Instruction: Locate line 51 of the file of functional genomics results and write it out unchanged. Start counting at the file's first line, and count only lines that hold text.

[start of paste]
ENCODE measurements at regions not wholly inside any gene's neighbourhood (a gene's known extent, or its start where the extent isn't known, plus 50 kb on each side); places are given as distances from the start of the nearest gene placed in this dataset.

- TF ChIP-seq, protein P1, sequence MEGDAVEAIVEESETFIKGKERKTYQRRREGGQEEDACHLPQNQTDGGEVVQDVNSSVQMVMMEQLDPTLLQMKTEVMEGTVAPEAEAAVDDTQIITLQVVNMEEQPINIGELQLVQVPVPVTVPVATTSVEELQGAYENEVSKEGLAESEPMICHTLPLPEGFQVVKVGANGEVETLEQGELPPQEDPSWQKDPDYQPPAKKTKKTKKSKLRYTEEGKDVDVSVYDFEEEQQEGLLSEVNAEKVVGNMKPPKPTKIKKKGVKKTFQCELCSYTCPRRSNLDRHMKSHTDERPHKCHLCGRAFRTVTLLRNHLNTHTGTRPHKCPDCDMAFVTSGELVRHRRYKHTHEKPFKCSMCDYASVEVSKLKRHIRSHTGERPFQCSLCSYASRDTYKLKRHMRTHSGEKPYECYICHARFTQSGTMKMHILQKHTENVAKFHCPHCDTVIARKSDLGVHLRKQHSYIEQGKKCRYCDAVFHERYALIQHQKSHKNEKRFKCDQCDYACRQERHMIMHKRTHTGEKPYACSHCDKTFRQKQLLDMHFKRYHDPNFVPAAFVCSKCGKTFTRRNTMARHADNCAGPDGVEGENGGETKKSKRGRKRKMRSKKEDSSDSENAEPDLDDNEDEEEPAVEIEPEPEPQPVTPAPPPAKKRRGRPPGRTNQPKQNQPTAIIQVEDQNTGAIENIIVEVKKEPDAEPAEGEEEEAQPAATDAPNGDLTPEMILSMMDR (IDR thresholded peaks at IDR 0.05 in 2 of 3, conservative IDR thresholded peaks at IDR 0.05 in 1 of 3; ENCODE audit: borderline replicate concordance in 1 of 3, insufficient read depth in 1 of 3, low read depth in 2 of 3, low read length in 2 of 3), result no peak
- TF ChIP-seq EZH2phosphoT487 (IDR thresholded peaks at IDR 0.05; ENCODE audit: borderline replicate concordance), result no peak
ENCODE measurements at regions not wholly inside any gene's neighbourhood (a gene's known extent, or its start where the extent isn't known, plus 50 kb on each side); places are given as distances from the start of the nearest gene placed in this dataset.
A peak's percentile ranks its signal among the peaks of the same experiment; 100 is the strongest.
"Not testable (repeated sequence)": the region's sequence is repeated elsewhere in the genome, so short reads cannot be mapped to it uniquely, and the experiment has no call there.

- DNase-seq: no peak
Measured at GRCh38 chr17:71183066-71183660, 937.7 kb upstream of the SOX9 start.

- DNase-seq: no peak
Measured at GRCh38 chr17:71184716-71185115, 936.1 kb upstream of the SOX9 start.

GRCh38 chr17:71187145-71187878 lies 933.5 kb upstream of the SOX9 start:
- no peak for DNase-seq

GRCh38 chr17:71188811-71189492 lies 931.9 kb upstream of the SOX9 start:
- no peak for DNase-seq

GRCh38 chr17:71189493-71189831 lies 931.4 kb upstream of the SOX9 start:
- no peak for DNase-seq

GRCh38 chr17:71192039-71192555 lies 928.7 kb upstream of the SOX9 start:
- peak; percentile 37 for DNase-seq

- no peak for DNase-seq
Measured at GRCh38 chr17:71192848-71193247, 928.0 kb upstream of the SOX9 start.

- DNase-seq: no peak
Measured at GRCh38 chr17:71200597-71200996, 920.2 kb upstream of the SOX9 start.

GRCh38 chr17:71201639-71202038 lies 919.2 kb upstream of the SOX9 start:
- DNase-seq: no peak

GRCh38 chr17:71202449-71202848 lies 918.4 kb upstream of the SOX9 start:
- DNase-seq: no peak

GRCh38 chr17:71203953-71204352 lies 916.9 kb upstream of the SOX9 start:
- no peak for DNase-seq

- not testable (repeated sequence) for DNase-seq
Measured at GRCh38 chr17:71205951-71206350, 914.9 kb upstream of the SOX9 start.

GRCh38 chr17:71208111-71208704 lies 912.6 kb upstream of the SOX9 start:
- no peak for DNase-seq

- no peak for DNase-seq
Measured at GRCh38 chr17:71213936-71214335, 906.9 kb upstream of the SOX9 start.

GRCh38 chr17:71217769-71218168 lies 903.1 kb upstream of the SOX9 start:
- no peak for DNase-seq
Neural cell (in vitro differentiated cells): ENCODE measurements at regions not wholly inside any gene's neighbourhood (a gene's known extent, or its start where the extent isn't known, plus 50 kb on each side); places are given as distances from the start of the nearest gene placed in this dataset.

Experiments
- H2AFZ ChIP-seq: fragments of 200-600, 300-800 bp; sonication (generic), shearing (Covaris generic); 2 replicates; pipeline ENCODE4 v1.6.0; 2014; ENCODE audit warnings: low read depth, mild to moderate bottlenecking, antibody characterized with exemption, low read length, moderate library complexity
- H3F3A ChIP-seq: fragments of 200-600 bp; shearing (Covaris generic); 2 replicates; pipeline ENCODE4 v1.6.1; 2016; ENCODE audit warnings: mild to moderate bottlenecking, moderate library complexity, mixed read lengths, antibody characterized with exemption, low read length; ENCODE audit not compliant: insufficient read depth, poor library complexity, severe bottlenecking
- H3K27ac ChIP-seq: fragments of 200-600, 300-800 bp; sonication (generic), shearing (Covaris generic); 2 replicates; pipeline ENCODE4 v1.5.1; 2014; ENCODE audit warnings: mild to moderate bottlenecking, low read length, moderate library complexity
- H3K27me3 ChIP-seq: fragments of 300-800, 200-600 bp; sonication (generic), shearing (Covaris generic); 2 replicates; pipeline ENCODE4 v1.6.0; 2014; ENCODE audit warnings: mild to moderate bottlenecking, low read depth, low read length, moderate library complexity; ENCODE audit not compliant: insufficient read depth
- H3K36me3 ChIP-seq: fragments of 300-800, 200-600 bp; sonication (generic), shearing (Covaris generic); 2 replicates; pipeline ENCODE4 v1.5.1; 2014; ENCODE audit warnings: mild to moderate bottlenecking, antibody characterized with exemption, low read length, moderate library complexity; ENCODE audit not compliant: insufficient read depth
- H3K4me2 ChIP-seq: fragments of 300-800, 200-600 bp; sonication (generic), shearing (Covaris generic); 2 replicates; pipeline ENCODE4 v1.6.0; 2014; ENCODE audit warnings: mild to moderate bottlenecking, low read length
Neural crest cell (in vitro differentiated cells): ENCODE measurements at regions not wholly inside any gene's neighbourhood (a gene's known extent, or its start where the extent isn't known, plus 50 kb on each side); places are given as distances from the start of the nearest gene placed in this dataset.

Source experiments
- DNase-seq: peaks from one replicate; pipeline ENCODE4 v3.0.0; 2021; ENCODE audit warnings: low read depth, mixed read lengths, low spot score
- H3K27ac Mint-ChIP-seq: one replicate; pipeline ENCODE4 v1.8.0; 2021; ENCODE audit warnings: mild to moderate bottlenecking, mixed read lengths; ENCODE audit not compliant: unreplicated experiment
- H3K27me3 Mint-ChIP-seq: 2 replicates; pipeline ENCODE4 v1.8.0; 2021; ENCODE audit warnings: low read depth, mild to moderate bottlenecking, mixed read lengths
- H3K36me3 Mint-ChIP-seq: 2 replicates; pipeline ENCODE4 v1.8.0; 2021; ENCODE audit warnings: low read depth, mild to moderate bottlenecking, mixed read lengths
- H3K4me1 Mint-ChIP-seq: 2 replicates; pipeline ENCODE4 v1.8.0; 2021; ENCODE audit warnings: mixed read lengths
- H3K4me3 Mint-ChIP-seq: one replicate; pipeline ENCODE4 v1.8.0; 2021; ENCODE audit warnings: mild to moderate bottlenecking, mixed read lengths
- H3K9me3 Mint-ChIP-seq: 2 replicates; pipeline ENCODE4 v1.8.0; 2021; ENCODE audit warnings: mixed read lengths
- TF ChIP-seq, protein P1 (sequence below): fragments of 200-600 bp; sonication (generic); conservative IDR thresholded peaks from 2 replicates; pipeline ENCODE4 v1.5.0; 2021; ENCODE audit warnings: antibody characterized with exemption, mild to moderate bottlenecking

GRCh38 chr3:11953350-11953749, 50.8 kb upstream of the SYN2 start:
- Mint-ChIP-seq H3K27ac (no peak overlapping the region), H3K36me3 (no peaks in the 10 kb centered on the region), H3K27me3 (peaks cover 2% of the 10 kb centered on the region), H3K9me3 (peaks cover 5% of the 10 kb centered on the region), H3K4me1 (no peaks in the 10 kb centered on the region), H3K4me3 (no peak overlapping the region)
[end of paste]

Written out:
- H3K4me1 Mint-ChIP-seq: 2 replicates; pipeline ENCODE4 v1.8.0; 2021; ENCODE audit warnings: mixed read lengths